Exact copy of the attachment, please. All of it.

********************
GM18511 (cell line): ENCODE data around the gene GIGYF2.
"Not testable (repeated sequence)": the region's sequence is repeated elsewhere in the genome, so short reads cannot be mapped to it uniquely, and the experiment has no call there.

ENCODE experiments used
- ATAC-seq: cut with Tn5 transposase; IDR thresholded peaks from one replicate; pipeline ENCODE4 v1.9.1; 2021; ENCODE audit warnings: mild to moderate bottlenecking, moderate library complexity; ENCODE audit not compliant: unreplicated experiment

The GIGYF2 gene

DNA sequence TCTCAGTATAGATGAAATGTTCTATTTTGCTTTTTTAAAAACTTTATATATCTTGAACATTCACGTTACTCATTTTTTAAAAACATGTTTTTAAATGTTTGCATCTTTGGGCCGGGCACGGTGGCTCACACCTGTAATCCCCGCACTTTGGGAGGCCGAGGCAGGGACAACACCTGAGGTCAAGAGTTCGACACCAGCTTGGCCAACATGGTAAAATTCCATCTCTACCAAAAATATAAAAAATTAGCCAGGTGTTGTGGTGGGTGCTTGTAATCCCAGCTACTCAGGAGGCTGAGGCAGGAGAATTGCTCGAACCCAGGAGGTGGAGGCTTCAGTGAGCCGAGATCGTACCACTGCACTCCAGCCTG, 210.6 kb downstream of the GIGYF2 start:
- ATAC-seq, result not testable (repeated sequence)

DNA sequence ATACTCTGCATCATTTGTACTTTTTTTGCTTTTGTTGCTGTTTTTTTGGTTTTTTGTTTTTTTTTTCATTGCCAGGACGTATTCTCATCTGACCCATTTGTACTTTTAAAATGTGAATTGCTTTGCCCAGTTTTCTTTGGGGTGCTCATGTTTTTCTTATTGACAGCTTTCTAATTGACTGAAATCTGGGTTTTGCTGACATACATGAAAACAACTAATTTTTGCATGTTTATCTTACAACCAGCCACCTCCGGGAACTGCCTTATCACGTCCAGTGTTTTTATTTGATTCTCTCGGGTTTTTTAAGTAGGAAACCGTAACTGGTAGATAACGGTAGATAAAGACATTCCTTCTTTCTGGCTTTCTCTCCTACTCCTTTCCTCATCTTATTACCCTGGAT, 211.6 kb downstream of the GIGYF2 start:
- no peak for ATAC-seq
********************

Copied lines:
GM18511 (cell line): ENCODE data around the gene GIGYF2.
"Not testable (repeated sequence)": the region's sequence is repeated elsewhere in the genome, so short reads cannot be mapped to it uniquely, and the experiment has no call there.

ENCODE experiments used
- ATAC-seq: cut with Tn5 transposase; IDR thresholded peaks from one replicate; pipeline ENCODE4 v1.9.1; 2021; ENCODE audit warnings: mild to moderate bottlenecking, moderate library complexity; ENCODE audit not compliant: unreplicated experiment

The GIGYF2 gene

DNA sequence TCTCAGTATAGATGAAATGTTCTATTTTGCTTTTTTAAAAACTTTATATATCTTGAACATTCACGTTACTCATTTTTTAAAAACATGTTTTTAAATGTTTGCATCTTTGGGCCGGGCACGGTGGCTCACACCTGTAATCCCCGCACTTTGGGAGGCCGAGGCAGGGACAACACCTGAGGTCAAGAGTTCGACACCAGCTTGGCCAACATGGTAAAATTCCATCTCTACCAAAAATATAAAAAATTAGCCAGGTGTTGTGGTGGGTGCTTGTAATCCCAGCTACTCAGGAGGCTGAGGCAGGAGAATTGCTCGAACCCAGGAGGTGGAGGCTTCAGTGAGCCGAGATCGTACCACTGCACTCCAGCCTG, 210.6 kb downstream of the GIGYF2 start:
- ATAC-seq, result not testable (repeated sequence)

DNA sequence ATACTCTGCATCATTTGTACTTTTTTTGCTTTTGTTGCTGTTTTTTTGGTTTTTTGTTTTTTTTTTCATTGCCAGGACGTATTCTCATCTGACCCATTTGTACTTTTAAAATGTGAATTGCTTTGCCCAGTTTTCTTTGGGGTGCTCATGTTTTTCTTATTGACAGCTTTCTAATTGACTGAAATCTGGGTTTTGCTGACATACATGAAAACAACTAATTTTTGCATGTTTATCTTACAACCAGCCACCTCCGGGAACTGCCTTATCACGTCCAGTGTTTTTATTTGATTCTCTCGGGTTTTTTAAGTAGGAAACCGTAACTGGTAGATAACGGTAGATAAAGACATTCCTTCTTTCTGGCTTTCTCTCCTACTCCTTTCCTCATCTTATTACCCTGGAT, 211.6 kb downstream of the GIGYF2 start:
- no peak for ATAC-seq